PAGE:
Where Do You Get Your Ideas?

Guest Blogger: Gregg Hurwitz

The most dreaded question for authors. Because the truth is…we don’t really know ourselves. I suppose it’s like asking anyone where they get their ideas. We mostly have no clue, right? They just sort of show up in our heads. So the where is impossible, methinks, and even the when can be tricky. For me, the storylines for my books are so much a part of how I live and think that it’s very hard to separate out the precise moment when an idea hits.

So it’s exceedingly pleasant on the rare occasion when I can pinpoint the instant when the first notion for a book springs into existence. For YOU’RE NEXT, my latest, I actually can. I remember exactly the night when I was lying there sleepless in the usual insomniatic stew of thoughts, staring at the ceiling. And a scene started to gnaw at me and wouldn’t let go.

A four-year-old boy is dropped off by his father at an unfamiliar playground and told to go play. Climbing out of the station wagon, he notices a single drop of blood on the cuff of his father’s sleeve. But whose?

As morning turns to afternoon, the boy realizes that he has been abandoned. And the notion of that reality dawning on that kid—well, it just wouldn’t let me go to sleep. So I got up and started to write more about that boy, probably in an attempt to redeem him and see what the future might hold for him. Growing up in foster homes, Mike Wingate never learns why he was left. But by the time we hit the second chapter, we know that he’s finally achieved the life he’s always dreamed about. He has a wife he loves. A terrific daughter.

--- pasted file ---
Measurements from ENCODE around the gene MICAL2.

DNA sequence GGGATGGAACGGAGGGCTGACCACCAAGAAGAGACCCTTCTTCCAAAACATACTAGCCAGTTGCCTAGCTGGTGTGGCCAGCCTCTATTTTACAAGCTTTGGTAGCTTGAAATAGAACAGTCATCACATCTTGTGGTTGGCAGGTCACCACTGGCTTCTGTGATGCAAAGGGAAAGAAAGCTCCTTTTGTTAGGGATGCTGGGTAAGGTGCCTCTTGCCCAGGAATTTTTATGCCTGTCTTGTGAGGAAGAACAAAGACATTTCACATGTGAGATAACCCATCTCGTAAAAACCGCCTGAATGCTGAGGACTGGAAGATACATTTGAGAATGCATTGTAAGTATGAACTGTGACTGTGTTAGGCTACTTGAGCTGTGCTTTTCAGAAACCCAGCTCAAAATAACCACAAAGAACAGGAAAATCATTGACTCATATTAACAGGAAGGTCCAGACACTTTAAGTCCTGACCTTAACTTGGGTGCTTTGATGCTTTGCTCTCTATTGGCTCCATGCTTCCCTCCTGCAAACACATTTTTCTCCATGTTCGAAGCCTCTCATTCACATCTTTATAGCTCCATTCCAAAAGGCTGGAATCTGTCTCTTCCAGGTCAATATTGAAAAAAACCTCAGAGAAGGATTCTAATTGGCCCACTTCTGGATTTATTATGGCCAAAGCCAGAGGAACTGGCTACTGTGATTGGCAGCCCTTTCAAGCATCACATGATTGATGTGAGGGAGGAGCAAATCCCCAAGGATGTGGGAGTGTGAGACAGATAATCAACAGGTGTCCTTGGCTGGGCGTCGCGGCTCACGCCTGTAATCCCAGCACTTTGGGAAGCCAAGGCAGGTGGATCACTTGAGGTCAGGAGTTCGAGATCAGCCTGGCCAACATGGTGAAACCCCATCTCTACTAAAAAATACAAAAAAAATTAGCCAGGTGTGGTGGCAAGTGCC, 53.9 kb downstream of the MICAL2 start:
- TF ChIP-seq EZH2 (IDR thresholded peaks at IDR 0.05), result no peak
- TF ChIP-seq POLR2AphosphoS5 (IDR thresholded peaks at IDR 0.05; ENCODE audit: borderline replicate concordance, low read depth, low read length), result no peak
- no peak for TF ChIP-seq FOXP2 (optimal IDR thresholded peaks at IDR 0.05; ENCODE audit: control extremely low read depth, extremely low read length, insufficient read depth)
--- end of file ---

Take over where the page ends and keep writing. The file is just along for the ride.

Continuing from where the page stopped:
And then.

The most dangerous two words in crime fiction.

Mysterious figures emerge who seem to know about Mike’s past—the past he doesn’t even know about—and he is forced to protect his family at any cost. When he runs out of options, he must reach back into the violence of his rough upbringing. He calls in an old friend from the foster home, Shep, who brings his criminal smarts and muscle to bear. As Mike is dragged into this nightmare, he realizes that he’ll have to face down not just this present danger, but the secret terrors of his childhood, the ones that led him to be abandoned all those years ago. He’s about to learn that the past isn’t dead. It’s just waiting.

My books tend to come from some central fear that creeps into my chest and forces primal questions to the fore. What lengths would I go to to make sure my daughter was safe? What would I do to protect the woman I love?

YOU’RE NEXT is the most emotional book I’ve written, I think because it’s the first book I’ve attacked fully from the perspective of a parent. What do you find are the most emotional topics to read about or write? What are the themes that put a hook in your stomach?

Gregg Hurwitz is the critically acclaimed, internationally bestselling author of 11 thrillers, most recently, You’re Next. His books have been nominated for numerous awards, shortlisted for best novel of the year by International Thriller Writers, nominated for CWA’s Ian Fleming Steel Dagger, chosen as feature selections for all four major literary book clubs, honored as Book Sense Picks, and translated into twenty languages.

Currently a consulting producer on ABC’s “V,” he has written screenplays for or sold spec scripts to Warner Bros., Paramount, MGM, Jerry Bruckheimer Films, and ESPN, developed TV series for Warner Bros. and Lakeshore, written Wolverine, Punisher, and others for Marvel, and published numerous academic articles on Shakespeare. He has taught fiction writing in the USC English Department, and guest lectured for UCLA, and for Harvard in the United States and around the world. In the course of researching his thrillers, he has sneaked onto demolition ranges with Navy SEALs, swam with sharks in the Galápagos, and gone undercover into mind-control cults.

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